The WAO Group
by Tim Ajax, Director
Born Free USA Primate Sanctuary
Some people monkey around a little, some people monkey around a lot, and then there's Tim. He's a prince among primates, presiding over hundreds of fellow bipeds in the often-brutal Texas outdoors. There's no ape escape for Tim and his crew, but no matter. They love to help macaques, baboons and vervets live out their lives with as much freedom as possible. And like peeling a banana, Tim's blogs take you to the good stuff inside — with a steady supplement of Texas weather updates, of course!
The happy ending of a two-year saga for 107 macaques and one baboon is finally here. In September, the last group of primates was successfully transported from their former home at the now-closed Wild Animal Orphanage (WAO) in San Antonio, TX, to their new home at the 186-acre Born Free USA Primate Sanctuary in Dilley, TX. Now, as the year comes to an end, Born Free USA reports that the animals are all adjusting and settling into their spacious digs — the place they will call home for the rest of their lives.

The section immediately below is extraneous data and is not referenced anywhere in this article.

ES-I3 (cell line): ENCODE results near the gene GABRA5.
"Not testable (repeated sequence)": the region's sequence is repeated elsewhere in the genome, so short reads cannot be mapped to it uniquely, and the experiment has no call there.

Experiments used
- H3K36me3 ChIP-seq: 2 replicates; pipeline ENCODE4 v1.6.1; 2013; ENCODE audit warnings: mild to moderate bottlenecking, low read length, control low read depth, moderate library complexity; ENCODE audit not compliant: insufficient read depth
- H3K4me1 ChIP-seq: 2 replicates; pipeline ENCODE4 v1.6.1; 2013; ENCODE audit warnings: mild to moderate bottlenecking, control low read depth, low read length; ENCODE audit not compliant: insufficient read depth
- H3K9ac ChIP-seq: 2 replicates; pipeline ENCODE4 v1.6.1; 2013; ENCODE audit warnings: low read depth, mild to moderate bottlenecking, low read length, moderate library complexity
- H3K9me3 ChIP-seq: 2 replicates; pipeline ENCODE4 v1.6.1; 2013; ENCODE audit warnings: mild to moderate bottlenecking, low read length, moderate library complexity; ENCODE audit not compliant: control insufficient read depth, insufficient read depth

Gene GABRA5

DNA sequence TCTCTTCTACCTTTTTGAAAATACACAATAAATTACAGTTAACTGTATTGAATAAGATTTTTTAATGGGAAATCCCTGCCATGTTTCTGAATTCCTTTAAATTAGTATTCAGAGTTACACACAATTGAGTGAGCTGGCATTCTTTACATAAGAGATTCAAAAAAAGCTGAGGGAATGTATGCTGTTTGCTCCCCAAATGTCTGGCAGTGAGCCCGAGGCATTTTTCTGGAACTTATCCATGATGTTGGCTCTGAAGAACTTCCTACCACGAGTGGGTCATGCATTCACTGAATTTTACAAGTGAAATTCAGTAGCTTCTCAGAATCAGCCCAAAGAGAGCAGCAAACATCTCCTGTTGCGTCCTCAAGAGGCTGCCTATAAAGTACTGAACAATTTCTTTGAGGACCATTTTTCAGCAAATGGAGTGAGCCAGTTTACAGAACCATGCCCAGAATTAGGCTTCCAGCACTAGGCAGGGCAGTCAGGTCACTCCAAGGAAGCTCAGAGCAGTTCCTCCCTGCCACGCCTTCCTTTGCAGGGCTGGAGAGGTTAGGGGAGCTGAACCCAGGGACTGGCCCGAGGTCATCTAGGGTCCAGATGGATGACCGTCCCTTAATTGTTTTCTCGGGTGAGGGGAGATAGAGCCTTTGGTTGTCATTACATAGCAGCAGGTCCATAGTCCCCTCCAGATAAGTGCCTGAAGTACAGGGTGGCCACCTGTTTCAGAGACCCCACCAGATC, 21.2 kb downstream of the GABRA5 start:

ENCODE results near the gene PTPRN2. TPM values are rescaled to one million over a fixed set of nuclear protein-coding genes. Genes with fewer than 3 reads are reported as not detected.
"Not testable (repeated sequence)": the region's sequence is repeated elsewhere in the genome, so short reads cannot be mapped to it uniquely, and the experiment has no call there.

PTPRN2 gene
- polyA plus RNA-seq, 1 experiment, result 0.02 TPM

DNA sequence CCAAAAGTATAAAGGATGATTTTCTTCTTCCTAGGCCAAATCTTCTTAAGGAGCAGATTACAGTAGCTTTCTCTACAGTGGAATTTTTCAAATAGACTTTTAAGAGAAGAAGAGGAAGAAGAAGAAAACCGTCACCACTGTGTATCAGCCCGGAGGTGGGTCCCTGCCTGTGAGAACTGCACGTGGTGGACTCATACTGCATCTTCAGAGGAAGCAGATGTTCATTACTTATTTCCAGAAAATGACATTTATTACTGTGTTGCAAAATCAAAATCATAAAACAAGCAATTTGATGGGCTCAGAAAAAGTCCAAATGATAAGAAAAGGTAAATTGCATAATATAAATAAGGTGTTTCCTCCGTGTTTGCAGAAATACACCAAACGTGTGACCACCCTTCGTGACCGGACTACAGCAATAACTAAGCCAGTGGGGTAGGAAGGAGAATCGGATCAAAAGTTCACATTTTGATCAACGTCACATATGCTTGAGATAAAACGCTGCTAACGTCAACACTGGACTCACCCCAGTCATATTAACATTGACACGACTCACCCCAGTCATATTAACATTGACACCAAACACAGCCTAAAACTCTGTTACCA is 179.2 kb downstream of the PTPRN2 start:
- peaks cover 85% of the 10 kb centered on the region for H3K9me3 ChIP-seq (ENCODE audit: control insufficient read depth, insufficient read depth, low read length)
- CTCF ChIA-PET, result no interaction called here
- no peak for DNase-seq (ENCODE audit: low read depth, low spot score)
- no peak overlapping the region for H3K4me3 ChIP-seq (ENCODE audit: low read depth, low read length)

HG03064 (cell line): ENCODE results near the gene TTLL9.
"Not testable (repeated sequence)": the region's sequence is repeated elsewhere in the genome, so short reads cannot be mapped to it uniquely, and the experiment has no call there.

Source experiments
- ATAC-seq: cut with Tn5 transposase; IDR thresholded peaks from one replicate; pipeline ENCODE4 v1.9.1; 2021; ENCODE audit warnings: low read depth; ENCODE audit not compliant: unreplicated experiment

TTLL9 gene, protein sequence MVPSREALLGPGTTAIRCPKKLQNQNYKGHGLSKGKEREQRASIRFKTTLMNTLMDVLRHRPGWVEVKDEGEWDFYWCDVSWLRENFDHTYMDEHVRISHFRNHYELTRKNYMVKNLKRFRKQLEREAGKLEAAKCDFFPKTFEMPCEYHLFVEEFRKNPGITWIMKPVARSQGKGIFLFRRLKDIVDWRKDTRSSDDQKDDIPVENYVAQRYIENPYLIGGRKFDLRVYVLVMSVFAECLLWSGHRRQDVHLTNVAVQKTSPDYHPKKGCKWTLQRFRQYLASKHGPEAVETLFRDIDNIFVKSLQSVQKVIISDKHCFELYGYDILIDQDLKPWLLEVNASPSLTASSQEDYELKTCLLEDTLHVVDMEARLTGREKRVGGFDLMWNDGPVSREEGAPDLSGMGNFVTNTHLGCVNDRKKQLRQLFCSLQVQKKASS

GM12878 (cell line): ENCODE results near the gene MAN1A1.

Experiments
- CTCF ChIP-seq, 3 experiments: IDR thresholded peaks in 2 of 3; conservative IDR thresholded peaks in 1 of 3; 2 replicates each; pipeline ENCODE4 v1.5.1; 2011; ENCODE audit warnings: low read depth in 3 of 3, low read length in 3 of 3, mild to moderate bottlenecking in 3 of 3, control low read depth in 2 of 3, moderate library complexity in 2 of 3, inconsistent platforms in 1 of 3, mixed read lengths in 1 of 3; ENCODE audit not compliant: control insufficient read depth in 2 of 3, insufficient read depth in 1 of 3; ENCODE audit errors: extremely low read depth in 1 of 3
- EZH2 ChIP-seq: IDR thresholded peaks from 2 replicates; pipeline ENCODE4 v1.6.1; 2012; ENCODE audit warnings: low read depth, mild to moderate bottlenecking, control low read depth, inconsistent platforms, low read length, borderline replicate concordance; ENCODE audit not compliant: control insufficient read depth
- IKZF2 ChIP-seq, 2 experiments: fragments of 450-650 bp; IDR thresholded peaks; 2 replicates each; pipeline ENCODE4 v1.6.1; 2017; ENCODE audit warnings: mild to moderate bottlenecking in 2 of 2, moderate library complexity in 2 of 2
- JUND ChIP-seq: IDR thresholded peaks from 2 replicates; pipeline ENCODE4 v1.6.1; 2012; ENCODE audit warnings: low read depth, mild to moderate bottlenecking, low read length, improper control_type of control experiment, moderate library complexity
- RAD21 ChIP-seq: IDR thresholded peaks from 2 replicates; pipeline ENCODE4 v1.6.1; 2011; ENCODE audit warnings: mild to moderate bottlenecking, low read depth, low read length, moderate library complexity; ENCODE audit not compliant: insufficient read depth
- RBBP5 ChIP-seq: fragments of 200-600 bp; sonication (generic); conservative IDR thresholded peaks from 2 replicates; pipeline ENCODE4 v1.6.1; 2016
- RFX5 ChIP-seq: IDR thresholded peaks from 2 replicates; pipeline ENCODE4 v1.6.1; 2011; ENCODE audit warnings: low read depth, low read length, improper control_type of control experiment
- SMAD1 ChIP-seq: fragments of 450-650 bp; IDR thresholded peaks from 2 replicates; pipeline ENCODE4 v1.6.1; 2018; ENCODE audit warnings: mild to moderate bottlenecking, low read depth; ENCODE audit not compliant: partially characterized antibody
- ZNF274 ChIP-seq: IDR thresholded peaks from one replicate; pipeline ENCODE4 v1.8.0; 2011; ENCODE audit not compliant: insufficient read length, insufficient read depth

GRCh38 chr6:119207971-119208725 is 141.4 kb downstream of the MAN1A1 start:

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(Photograph by Tim Ajax)
We were more than a little nervous about the introduction. Elvis had been through a tremendous amount of upheaval and instability in his short life, and we weren’t certain that his soon-to-be-roommate would be accepting of him. Both of these primates are victims of the exotic “pet” trade and were stolen from their biological mothers when only a few days old. They were then unnaturally reared by humans who thought they were “cute.”
Just over a year ago, we completed the transfer of 107 primates from the bankrupt Wild Animal Orphanage (WAO) to the Born Free USA Primate Sanctuary. This huge undertaking was a tremendous challenge for everyone involved, and we endured many sleepless nights, our minds churning with how to best assimilate all of these monkeys into our already busy sanctuary. The largest single primate rescue in this country came off without a hitch, and it’s hard to believe that a year has already passed since they bolted out of their transport crates into the south Texas sun.